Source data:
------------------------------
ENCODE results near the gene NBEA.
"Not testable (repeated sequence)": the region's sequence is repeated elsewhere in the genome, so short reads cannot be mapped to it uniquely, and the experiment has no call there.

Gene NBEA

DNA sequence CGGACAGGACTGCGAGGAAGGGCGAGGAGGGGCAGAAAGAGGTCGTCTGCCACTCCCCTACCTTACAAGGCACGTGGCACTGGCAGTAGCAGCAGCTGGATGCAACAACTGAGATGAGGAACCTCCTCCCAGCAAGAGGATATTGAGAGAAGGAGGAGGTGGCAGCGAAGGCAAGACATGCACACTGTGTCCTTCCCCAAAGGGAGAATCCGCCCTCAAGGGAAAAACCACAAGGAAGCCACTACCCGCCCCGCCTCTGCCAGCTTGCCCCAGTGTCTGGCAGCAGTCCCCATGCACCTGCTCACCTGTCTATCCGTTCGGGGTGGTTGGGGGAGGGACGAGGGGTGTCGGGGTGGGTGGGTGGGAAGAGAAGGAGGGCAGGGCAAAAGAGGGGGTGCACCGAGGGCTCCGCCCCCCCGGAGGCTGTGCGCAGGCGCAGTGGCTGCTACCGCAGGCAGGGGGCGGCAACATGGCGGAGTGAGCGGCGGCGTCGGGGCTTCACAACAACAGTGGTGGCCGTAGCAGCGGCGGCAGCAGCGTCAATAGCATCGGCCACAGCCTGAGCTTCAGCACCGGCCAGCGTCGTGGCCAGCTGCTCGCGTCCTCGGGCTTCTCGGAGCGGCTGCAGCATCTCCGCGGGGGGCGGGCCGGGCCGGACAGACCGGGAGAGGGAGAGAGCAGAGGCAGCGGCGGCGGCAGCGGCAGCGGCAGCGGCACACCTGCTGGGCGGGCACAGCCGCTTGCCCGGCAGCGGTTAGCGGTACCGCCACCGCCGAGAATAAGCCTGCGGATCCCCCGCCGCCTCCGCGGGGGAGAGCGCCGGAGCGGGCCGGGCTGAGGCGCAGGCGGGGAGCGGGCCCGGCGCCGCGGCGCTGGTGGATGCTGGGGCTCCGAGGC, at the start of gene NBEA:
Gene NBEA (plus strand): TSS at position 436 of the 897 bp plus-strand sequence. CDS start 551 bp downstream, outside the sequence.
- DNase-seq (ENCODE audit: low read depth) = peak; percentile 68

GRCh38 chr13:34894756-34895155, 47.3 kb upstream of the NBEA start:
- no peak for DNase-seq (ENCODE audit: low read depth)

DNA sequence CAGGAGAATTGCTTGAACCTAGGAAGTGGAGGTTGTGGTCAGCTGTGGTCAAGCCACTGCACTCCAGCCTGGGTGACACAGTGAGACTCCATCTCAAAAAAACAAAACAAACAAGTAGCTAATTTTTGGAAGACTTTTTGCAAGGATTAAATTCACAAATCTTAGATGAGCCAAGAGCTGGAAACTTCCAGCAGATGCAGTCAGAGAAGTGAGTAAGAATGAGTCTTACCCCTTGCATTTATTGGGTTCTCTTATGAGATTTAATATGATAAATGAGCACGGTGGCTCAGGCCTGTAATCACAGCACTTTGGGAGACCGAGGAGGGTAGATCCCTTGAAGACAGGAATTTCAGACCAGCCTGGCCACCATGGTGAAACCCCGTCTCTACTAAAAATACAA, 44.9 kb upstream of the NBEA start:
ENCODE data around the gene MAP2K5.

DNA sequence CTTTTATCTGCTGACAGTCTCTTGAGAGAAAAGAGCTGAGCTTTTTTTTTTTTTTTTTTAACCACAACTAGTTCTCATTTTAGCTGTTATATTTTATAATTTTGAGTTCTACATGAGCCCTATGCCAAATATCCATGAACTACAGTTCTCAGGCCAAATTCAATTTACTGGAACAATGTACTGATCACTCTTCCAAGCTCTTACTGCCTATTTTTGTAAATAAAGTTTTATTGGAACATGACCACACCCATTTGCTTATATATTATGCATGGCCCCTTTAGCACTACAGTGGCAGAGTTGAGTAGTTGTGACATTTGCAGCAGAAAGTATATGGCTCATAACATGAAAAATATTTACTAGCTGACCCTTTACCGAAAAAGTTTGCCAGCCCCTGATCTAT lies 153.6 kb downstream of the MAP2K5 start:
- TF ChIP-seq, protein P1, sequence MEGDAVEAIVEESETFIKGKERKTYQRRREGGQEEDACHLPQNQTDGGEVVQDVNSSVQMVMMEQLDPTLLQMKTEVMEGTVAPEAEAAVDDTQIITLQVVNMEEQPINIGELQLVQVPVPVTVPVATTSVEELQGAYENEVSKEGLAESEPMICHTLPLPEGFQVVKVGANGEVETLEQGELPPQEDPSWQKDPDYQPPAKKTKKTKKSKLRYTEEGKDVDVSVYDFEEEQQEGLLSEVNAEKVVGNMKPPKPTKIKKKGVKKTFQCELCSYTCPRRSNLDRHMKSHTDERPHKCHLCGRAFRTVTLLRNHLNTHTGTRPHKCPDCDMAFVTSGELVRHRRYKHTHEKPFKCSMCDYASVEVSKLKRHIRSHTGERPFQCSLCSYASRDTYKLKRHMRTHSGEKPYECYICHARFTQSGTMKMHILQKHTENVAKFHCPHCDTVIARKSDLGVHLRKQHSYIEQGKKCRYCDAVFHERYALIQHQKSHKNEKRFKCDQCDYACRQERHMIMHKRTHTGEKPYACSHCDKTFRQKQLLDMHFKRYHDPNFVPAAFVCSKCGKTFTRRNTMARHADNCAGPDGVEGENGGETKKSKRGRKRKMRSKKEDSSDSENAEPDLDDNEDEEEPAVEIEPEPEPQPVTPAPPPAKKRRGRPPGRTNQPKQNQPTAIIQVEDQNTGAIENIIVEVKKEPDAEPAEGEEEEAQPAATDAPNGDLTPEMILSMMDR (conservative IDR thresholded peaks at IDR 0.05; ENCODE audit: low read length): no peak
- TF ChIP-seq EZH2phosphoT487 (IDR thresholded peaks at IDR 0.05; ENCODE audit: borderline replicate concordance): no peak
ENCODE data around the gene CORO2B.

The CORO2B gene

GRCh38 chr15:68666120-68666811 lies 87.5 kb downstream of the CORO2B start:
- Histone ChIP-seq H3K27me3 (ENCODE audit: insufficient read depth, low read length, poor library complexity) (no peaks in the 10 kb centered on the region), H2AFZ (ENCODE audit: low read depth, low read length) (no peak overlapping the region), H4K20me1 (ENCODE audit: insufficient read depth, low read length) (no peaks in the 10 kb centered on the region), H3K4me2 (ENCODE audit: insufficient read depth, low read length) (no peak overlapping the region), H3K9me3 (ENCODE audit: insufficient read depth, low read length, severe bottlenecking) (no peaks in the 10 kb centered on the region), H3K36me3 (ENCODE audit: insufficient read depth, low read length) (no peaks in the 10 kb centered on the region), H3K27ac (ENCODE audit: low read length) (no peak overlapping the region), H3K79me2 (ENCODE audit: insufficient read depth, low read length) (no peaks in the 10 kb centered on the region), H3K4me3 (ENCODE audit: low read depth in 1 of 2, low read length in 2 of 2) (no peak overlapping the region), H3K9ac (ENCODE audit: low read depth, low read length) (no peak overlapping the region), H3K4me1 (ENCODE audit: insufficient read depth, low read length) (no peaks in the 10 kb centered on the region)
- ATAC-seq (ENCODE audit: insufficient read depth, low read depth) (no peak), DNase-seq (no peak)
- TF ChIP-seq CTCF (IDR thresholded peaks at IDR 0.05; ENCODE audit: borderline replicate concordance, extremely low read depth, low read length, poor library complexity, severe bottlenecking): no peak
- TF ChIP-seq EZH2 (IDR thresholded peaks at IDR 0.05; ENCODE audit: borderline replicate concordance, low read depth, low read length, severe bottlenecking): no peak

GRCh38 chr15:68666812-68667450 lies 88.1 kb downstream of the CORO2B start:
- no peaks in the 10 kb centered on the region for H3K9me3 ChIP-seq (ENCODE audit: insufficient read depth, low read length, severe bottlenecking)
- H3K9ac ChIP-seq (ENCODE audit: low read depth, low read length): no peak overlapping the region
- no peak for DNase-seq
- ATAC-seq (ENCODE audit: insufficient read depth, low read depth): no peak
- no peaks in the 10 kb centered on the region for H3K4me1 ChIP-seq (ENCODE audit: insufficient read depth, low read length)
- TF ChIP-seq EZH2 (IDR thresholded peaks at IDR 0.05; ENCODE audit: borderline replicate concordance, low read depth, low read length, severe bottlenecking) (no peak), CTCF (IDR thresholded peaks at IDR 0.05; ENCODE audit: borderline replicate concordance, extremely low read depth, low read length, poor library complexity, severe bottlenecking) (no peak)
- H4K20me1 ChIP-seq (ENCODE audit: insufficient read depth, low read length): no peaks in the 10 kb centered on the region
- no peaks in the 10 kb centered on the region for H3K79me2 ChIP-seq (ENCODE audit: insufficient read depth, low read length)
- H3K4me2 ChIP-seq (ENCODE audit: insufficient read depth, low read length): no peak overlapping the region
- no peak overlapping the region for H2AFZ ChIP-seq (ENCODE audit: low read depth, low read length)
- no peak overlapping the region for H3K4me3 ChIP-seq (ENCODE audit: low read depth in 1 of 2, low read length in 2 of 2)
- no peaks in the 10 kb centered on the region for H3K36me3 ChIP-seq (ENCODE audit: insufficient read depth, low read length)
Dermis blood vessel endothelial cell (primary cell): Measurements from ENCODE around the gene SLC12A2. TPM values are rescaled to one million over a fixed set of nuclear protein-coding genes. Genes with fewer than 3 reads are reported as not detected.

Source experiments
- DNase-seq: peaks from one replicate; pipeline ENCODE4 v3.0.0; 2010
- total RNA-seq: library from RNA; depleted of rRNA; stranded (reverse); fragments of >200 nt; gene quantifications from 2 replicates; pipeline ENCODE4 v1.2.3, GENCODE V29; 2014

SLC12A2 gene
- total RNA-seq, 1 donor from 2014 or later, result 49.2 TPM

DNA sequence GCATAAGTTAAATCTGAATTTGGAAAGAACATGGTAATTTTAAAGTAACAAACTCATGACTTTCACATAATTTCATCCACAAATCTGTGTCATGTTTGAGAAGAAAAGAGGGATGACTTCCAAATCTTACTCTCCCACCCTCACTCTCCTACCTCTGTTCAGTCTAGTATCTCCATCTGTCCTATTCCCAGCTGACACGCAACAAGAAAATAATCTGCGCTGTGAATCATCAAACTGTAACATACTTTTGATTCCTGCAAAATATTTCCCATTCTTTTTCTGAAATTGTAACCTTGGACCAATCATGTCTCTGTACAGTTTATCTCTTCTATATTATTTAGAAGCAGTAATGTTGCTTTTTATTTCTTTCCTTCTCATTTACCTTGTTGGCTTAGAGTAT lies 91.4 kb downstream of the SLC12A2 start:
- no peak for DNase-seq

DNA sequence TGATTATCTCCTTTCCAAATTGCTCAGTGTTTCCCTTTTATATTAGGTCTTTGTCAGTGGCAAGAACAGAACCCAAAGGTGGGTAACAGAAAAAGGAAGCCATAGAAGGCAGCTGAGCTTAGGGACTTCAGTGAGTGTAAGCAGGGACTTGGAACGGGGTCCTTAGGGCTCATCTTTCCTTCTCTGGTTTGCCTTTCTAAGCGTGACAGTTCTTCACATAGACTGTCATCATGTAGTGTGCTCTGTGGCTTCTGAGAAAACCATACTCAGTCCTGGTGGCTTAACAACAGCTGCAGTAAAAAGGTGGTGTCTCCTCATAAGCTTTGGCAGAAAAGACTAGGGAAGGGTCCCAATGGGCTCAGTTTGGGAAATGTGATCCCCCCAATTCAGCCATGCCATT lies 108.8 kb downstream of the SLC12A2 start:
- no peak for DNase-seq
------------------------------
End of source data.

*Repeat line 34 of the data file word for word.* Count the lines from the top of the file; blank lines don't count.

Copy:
Dermis blood vessel endothelial cell (primary cell): Measurements from ENCODE around the gene SLC12A2. TPM values are rescaled to one million over a fixed set of nuclear protein-coding genes. Genes with fewer than 3 reads are reported as not detected.